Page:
Our Bay: Six 'living' shoreline projects move forward

By PAMELA WOOD Staff Writer
September 8, 2012

Saving the Chesapeake Bay doesn’t always start in the water.

Sometimes it starts at the shoreline.

Standing on the marshy banks of Spa Creek in Eastport, officials announced $800,000 worth of grants last week to help 16 communities in Maryland and Virginia install environmentally-friendly “living shorelines.”

Six of the projects are along Anne Arundel’s creeks and rivers, more than any other county.

“We’re not going to save the bay if we don’t save the shorelines,” said Robert Summers, the state’s secretary of the environment.

Living shorelines are a technique for buffering the Chesapeake’s shores from waves, wakes and winds in an environmentally-friendly way.

Instead of armoring the shoreline with wooden bulkheads or stone riprap — the practice for many decades — living shorelines use a combination of smaller amounts of rocks, marsh plants and other techniques to create a more natural interface between land and water.

Living shorelines are believed to do a better job absorbing the assaults of major storms, as the water can creep up onto the shore, instead of blasting into a hard wall of wood or stone that may crumble.

They also are attractive to wildlife, including diamondback terrapins and horseshoe crabs that need sandy beaches for nesting.

The grant recipients were selected by the nonprofit Chesapeake Bay Trust, with the money coming from a combination of state, federal and private sources. Many of the grant recipients had to put up their own matching money to secure the grants.

Local projects include:

  • A 150-foot living shoreline in the Annapolis Cove community on Lake Ogleton, south of Annapolis. The Annapolis Cove Property Owners Association was awarded $40,000.
  • A 220-foot living shoreline on community property in the Magothy Beach community. The Magothy Beach Improvement Association was given a grant up to $100,000, on top of $28,729 they raised.
  • A 400-foot living shoreline in the Pines of the Severn community in Arnold. About 245 volunteers and students are expected to be involved in the project. The grant worth $18,784 was awarded to the Severn Riverkeeper Program.
  • The Smithsonian Environmental Research Center in Edgewater was awarded $41,931 for the second phase of a living shoreline project, which is designed to limit erosion at Cheston Point, where the West River meets the Rhode River.
  • The removal of a failing bulkhead and installation of a living shoreline along 240 feet on Church Creek on the South River. A $12,880 grant was given to the South River Federation, and the property owner contributed $56,600. The work is already complete.
  • A 410-foot living shoreline along a severely eroded section of Popham Cree on the West River. The West/Rhode Riverkeeper is receiving a $39,850 grant, while the homeowner is contributing $137,614 through a state loan.

Although the grants were just awarded, a couple of the projects are already complete.

For the Church Creek project on the South River, the property owner and contractor were ready to move forward before the grant was in hand. So they moved forward and then were reimbursed, according to Erik Michelsen, director of the South River Federation.

The Magothy Beach community completed its project this summer and will dedicate it this month.

The community used about $72,000 from the Chesapeake Bay Trust grant, which paid for 75 percent of the living shoreline project. The remaining 25 percent came from the community’s special tax funds.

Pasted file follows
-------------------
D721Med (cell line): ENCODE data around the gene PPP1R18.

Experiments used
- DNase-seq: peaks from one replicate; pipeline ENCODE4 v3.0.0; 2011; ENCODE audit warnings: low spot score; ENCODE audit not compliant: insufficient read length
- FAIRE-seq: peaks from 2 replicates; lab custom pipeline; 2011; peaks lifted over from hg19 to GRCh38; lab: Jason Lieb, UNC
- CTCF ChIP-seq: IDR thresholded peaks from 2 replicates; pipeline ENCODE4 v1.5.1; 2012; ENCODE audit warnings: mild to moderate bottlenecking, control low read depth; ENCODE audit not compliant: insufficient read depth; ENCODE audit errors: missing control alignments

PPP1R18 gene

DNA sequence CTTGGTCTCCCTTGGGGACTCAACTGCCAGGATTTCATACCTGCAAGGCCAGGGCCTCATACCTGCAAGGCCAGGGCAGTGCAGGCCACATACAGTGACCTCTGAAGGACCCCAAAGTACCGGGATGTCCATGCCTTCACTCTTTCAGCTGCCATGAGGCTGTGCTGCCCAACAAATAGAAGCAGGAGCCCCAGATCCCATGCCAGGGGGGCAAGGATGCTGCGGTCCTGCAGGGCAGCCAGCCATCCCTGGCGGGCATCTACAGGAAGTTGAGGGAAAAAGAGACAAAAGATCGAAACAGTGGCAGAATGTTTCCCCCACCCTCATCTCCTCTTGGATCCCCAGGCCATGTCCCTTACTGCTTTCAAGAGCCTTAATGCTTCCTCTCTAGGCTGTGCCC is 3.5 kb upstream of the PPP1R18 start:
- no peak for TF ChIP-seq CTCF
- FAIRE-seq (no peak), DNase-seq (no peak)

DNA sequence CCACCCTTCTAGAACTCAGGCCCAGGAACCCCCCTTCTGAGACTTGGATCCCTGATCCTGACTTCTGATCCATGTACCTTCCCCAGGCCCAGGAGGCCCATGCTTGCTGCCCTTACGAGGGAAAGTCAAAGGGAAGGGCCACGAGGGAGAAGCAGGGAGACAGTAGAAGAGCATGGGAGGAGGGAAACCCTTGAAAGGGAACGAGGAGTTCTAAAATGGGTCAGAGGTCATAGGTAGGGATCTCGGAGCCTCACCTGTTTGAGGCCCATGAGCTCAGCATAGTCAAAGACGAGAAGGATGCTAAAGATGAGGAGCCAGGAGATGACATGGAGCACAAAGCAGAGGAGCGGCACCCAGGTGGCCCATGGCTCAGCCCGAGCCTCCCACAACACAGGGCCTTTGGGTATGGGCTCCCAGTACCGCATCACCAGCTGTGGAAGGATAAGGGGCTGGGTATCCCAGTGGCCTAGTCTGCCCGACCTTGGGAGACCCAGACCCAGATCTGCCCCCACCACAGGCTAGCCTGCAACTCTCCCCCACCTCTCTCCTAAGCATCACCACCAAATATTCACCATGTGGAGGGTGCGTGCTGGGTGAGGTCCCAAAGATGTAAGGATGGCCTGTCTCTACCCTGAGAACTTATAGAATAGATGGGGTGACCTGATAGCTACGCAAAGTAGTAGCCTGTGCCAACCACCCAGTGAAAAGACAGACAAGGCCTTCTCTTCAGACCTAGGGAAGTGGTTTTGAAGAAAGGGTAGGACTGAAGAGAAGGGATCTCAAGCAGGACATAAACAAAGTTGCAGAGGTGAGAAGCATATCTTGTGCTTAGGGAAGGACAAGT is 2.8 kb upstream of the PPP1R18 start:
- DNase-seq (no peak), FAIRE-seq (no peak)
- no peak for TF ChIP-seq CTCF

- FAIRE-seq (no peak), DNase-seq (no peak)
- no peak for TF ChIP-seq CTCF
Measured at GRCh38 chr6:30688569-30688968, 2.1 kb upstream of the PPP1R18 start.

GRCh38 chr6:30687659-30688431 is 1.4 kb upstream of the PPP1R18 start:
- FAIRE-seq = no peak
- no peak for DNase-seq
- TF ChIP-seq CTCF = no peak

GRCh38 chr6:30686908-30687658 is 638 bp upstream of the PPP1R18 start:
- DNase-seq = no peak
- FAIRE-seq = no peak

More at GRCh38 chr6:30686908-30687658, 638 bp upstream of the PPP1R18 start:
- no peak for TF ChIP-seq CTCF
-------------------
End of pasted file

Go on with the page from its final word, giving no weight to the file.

The beach used to be eroded with a dicey drop-off. Now, sets of stone piles flank each side of the community beach. River water laps in behind the stones, where 3,000 plugs of marsh grasses were planted to form a wetland.

In addition to paying for part of the living shoreline project, the community raised all of the money needed to re-grade and replenish the beach and to install pilings for a future fishing pier.

It was a long process, and the community association had to overcome some objections from residents who weren’t sold on the idea of a living shoreline.

“It is a nice project,” said Carol Elton, secretary of the Magothy Beach Improvement Association. “We’re really proud of it.”

The Chesapeake Bay Trust, a nonprofit headquartered in Annapolis, has given out $4 million worth of grants for living shorelines over the past seven years.

All told, 68 projects have resulted in 5.3 miles of living shorelines and 18 acres of wetlands.

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Magothy Beach Living Shoreline. Stone boulders and marsh plants are among the key features of a living shoreline project in the Magothy Beach community on the Magothy River in Pasadena. Two sections of living shoreline, paid for largely with a grant, flank a restored swimming beach that the community paid for.

Church Creek Shoreline. A homeowner on Church Creek on South River was among several who won grants from the Chesapeake Bay Trust to install “living shorelines.” Living shorelines use more natural features to stabilize the shore, while still allowing plants and wildlife to thrive.

Magothy Beach Living Shoreline. Volunteers planted 3,000 plugs of marsh grasses to create wetland areas as part of a living shoreline project in the Magothy Beach community in Pasadena. The Magothy Beach Improvement Association won a grant from the Chesapeake Bay Trust that paid for much of the project.

Magothy Beach Living Shoreline. Stone boulders and marsh plants are among the key features of a living shoreline project in the Magothy Beach community on the Magothy River in Pasadena. Two sections of living shoreline, paid for largely with a grant, flank a restored swimming beach that the community paid for.

 

 

(Revised September 2012)